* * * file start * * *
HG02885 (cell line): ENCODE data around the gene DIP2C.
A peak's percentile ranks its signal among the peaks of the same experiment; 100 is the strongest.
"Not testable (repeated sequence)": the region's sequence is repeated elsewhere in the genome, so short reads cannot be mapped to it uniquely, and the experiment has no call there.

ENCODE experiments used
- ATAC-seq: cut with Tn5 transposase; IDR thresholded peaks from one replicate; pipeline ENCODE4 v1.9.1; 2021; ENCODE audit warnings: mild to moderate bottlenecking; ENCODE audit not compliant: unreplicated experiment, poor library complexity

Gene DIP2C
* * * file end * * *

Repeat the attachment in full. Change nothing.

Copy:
HG02885 (cell line): ENCODE data around the gene DIP2C.
A peak's percentile ranks its signal among the peaks of the same experiment; 100 is the strongest.
"Not testable (repeated sequence)": the region's sequence is repeated elsewhere in the genome, so short reads cannot be mapped to it uniquely, and the experiment has no call there.

ENCODE experiments used
- ATAC-seq: cut with Tn5 transposase; IDR thresholded peaks from one replicate; pipeline ENCODE4 v1.9.1; 2021; ENCODE audit warnings: mild to moderate bottlenecking; ENCODE audit not compliant: unreplicated experiment, poor library complexity

Gene DIP2C